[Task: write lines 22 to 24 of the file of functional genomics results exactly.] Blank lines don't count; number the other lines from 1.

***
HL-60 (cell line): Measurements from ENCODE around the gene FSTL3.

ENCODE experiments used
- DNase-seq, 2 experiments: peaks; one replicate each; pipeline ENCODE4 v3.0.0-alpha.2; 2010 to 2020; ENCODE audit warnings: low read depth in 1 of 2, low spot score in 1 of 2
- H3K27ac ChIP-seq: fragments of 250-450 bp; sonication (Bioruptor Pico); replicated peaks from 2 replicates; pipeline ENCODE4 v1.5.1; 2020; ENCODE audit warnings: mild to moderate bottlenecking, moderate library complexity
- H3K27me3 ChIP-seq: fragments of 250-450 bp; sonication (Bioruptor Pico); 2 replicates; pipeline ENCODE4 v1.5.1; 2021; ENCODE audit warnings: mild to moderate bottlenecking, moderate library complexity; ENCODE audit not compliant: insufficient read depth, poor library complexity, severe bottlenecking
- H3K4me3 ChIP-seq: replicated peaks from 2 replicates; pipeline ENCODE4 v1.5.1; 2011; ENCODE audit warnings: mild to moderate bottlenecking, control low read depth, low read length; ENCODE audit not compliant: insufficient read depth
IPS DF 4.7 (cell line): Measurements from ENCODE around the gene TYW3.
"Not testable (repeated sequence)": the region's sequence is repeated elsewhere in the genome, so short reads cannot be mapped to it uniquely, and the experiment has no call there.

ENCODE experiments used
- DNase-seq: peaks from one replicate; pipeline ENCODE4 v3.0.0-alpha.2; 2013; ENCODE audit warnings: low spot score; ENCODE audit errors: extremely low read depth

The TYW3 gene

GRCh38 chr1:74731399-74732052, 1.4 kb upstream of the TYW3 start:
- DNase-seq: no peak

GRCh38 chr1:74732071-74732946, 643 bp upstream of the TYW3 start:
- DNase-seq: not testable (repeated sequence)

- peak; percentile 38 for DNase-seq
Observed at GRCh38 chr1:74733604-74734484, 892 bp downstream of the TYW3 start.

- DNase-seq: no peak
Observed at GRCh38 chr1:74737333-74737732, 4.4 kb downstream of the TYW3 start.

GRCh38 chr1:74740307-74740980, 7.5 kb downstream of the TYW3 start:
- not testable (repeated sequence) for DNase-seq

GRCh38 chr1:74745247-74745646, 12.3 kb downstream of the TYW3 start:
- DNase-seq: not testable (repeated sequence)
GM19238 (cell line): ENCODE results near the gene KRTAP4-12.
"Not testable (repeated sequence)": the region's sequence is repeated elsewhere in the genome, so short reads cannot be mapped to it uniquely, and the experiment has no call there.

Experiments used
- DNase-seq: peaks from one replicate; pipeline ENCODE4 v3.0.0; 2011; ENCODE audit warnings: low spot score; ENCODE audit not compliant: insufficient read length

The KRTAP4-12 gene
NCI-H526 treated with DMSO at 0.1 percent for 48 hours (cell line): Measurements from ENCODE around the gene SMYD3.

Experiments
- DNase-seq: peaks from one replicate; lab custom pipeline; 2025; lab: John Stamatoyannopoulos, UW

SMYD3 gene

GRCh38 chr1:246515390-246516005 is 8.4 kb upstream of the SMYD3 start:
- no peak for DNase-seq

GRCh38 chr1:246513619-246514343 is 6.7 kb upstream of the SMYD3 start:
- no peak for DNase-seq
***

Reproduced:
GRCh38 chr1:74745247-74745646, 12.3 kb downstream of the TYW3 start:
- DNase-seq: not testable (repeated sequence)
GM19238 (cell line): ENCODE results near the gene KRTAP4-12.